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Most dogs do not actually require a grain free or a gluten free diet. But how do you know if your dog does require one of these diets? To answer that question, let’s take a look at some of the common reasons pet owners choose to feed their dog a grain free or a gluten free diet.
Proponents of grain free diets claim that grains are an unnatural source of nutrition for our dogs. They argue that ancestors of our current-day dogs did not eat grains. While their ancestors may not have eaten grains, dogs have evolved to be able to digest grains and glutens pretty easily. Dogs possess several genes that have been modified through the course of their evolution to allow them to easily digest carbohydrates.1 That includes grains. So, while most dogs do very well eating a grain free diet, these diets are not required in terms of metabolization.
Another reason that many dog owners choose to feed grain free or gluten free dog foods is a mistaken belief that these diets are the best choice for dogs that have food allergies. While food allergies do occur in pets, corn and other grains are not among the most common allergens found in foods. In fact, according to some of the available research, corn is actually one of the least likely sources of food allergy. In one literature review, 278 dogs with food allergy were evaluated and the problem ingredient was clearly identified for each dog. Beef was the most common allergen, being responsible for 95 of the cases reported. Dairy was responsible for 55 cases, making it the second most frequent cause. Corn was identified as the offender in only 7 cases.2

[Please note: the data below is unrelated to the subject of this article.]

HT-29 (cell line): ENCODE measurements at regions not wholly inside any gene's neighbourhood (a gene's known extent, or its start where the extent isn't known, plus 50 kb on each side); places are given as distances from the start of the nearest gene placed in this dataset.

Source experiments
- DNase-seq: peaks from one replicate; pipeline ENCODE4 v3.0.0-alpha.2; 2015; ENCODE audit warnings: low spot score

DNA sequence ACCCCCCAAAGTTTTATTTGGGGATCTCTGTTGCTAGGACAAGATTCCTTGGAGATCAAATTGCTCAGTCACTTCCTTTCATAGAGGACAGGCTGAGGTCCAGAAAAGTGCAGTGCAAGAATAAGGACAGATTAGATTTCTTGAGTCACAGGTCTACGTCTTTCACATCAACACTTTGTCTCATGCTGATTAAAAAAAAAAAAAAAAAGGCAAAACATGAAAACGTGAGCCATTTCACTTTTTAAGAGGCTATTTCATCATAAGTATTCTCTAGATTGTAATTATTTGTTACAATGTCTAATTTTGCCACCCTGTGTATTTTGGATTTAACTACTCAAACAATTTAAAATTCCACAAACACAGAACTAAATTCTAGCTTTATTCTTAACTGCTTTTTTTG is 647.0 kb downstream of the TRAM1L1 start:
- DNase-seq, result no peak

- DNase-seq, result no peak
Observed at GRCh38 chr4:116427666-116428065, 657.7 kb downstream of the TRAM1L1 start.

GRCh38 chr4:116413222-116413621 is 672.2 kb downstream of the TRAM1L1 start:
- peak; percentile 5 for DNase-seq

For dogs that truly do have allergies to grains, a grain free diet would be an appropriate choice. The following are symptoms that would be expected in dogs that have food allergies (or other types of allergies):
A food trial with a grain free food would be necessary to determine whether the food is beneficial for your dog.